Ryan Reynolds battles walking corpses — and a dead script
In a season of retreads, reboots and adaptations, “R.I.P.D.” is nearly epic in its mediocrity. When historians look back at this by-the-numbers era of studio summer blockbusters, they may well point to this film as being notably iconic in its lack of original ideas, its staggering predictability and its thorough blandness.
“R.I.P.D.” feels like the result of a process in which the screenplay was skipped entirely, replaced instead by a binder full of studio notes which was somehow given to the cast and crew and brought to the big screen.
Also read: 'R.I.P.D.' Is D.O.A. With Critics
The credits claim that Phil Hay and Matt Mandredi, with a story assist from David Dobkin, are adapting the comic book by Peter M. Lenkov, but viewers with a nose for leftovers will detect a stew of familiar flavors.
The movie cobbles together any number of past hits — “Ghost,” “Ghostbusters,” “Men in Black,” “Beetlejuice,” with Jeff Bridges lazily reprising bits of his “True Grit” performance for good measure — and the results feel rote and trite, like a mid-1980s NBC pilot designed to take the 9:00 hour between “Misfits of Science” and “Manimal.”
Ryan Reynolds stars as Boston cop Nick; he and partner Hayes (Kevin Bacon) have just stolen some chunks of gold from a drug dealer they arrested, but Nick is having second thoughts. Subsequently, when the two of them are raiding a meth dealer's warehouse, Hayes shoots Nick in the face with one of the bad guy's guns. (Thanks to the PG-13 rating, this shooting and every other one in the film occur without one drop of blood being spilled.)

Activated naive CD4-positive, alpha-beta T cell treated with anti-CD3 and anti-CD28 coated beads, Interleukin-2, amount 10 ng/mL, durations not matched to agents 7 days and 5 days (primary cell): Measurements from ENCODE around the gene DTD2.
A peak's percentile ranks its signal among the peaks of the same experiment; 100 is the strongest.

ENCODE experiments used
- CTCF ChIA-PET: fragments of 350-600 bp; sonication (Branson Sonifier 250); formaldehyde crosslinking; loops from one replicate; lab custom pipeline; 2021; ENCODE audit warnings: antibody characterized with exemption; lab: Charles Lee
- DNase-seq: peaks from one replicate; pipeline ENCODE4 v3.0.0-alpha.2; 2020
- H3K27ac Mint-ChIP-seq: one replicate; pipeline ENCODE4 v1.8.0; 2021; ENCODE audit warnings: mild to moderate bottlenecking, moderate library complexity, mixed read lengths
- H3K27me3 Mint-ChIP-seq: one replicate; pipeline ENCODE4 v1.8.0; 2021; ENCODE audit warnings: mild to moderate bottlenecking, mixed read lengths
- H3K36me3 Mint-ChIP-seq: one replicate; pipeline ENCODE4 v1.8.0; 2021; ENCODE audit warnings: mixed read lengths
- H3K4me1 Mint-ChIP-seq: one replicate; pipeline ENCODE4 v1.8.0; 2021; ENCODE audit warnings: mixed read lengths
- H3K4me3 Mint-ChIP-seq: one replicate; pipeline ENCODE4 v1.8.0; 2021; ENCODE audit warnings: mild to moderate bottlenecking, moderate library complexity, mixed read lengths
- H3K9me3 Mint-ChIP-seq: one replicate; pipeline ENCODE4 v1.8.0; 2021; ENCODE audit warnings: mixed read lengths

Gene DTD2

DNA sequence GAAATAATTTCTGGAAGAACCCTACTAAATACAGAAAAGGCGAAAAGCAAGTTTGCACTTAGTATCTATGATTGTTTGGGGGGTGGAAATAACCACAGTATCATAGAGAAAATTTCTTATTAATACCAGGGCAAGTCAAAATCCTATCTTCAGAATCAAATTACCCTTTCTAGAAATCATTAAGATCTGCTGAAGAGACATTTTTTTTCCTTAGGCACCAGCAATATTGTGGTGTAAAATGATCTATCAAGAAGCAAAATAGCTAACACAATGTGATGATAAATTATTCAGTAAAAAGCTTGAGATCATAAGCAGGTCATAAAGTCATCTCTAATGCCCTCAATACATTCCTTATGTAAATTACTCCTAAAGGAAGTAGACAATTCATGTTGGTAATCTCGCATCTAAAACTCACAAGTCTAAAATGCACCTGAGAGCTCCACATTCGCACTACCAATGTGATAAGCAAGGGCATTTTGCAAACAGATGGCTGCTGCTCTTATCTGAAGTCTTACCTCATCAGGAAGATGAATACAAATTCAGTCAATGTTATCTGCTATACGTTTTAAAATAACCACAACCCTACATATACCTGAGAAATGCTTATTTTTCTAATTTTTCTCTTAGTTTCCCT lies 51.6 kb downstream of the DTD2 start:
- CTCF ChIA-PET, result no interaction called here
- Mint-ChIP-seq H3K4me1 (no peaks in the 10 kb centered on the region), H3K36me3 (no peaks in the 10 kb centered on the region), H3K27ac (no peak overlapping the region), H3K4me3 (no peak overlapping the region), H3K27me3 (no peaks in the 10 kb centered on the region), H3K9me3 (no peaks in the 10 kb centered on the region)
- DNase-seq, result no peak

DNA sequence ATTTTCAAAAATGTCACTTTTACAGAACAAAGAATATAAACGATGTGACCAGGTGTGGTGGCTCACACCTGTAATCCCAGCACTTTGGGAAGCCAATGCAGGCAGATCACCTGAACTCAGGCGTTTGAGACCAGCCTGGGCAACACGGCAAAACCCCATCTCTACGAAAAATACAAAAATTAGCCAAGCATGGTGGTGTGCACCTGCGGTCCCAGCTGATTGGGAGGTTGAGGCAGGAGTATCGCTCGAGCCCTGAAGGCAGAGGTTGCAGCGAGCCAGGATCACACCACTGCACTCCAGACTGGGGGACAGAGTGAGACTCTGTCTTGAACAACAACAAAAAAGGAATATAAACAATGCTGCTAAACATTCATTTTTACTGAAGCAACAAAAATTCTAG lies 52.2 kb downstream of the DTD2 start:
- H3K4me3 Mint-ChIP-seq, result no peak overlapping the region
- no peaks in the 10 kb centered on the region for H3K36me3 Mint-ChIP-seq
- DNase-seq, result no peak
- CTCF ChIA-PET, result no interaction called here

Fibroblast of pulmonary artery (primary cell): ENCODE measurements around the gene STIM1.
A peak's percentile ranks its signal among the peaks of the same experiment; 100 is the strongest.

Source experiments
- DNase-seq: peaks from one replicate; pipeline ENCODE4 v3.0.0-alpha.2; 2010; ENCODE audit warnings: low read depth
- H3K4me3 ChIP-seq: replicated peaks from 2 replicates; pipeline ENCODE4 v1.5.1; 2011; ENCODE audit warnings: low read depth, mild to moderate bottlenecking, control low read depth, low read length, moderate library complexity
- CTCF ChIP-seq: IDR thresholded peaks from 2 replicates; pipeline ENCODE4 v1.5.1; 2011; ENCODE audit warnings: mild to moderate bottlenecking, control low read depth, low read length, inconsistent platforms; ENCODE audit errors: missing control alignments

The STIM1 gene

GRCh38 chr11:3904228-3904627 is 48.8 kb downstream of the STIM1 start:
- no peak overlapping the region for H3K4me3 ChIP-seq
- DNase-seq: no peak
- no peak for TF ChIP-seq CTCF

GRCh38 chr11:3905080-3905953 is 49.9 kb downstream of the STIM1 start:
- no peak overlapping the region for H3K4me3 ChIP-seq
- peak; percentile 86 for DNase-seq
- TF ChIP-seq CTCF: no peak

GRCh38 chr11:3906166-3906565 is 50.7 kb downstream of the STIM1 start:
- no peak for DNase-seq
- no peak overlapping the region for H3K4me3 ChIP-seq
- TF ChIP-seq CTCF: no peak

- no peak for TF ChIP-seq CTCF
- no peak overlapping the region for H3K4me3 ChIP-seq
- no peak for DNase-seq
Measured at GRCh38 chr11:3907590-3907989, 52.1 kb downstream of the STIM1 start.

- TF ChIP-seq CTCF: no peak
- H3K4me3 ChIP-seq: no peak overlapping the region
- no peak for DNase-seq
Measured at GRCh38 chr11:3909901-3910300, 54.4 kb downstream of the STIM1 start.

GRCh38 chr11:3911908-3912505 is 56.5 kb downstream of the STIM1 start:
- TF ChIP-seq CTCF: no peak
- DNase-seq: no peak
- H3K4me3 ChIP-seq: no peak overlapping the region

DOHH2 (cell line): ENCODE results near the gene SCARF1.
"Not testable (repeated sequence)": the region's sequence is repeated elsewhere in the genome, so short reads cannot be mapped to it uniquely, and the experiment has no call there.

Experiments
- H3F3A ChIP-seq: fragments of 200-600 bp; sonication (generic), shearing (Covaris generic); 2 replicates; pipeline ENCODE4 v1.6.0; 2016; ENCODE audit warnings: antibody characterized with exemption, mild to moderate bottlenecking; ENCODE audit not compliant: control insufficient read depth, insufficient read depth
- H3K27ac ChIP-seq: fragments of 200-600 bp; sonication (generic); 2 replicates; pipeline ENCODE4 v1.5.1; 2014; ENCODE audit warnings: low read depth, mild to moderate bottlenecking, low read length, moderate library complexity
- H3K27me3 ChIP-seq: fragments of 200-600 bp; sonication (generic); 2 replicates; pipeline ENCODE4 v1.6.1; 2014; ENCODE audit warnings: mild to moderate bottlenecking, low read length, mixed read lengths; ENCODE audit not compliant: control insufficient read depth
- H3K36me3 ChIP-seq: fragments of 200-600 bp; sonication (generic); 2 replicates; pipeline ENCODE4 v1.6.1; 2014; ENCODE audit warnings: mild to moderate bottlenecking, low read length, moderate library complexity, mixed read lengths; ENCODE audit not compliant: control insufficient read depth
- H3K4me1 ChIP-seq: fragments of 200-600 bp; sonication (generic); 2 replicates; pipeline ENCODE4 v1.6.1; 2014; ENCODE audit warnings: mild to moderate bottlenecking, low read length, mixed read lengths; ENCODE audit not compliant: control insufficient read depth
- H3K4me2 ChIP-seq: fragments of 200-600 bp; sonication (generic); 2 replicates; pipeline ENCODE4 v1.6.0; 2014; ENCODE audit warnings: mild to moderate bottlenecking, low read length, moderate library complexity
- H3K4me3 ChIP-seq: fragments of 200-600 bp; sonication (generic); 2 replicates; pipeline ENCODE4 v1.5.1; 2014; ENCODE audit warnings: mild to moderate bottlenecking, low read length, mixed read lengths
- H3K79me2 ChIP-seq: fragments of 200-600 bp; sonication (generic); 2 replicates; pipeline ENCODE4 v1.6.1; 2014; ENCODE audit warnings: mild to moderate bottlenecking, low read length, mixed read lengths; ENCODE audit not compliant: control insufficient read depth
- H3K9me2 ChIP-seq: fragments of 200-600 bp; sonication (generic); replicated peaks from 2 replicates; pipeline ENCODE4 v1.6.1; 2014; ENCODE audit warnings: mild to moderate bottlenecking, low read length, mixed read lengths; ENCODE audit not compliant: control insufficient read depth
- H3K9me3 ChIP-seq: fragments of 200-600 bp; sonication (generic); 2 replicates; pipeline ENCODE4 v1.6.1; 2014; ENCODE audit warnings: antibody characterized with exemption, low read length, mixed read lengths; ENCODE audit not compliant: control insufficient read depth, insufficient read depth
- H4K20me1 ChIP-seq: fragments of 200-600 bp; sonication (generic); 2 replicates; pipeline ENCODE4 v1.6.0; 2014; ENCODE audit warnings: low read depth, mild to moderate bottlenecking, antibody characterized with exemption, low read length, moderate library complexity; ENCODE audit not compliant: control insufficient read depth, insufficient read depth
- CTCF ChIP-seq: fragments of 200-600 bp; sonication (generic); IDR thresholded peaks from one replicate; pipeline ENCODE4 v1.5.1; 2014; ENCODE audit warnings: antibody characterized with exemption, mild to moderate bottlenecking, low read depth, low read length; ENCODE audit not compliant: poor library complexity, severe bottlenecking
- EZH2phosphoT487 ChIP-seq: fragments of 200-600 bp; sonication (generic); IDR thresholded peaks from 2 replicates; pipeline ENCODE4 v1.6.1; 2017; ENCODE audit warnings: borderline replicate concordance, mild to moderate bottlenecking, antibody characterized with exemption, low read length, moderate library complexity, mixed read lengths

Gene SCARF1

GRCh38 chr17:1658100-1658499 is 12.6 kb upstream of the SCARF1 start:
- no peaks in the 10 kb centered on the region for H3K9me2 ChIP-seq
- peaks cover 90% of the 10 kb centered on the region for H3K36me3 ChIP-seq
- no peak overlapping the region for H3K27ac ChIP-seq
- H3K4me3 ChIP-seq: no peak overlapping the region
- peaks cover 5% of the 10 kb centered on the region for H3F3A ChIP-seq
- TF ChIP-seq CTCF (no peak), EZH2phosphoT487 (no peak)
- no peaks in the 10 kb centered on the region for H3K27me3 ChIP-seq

Nick ascends into the afterlife, but since he's got the gold robbery on his conscience, heavenly desk-jockey Proctor (Mary-Louise Parker) offers Nick the chance to improve his Judgment Day odds by spending 100 years on the R.I.P.D., an angelic department dedicated to tracking down “dead-os” who are malingering on earth and dispatching them to the great beyond.
In true cop-show fashion, Nick immediately despises his new partner, former Old West sheriff Roy (Bridges). Their first stop back on earth is Nick's funeral, but when the dead cop tries communicating with his widow (Stephanie Szostak), he learns that the living see him as an elderly Chinese man (legendary character actor James Hong) while everyone perceives Roy as a curvy blonde (Marisa Miller).
The audience, however, perceives this gag as not all that funny the first time, and even less so the dozen-plus times it's reprised.
Turns out the gold chunks are part of a mystical whatchamacallit that will bring legions of the dead back to earth, and Nick and Roy are the only ones who can stop it, and yadda yadda apocalypse.
Director Robert Schwentke (“Red,” “The Time Travelers Wife”) finds a few moments of visual dazzle, mostly involving the afterlife and the tunnel through which one arrives there, but he's stacked the movie with the same computer-generated beasties and chase scenes we've seen a million times.
This crushing familiarity also extends to the performances, whereby talented actors are reduced to finding one note and playing it ad infinitum over the film's 96-minutes-that-feel-like-180 running time.
Perhaps the most crushed by the goings-on is the normally affable Reynolds, who has a gift for smart-ass dialogue. Here, the light in his eyes seems to have been extinguished, resulting in a performance that has all the enthusiasm of a hostage reading a political manifesto written by his captors.
Everything wraps up with an ending that portends a sequel, but most viewers will forget “R.I.P.D.” at approximately the moment they dispose of their empty soda cups in the lobby.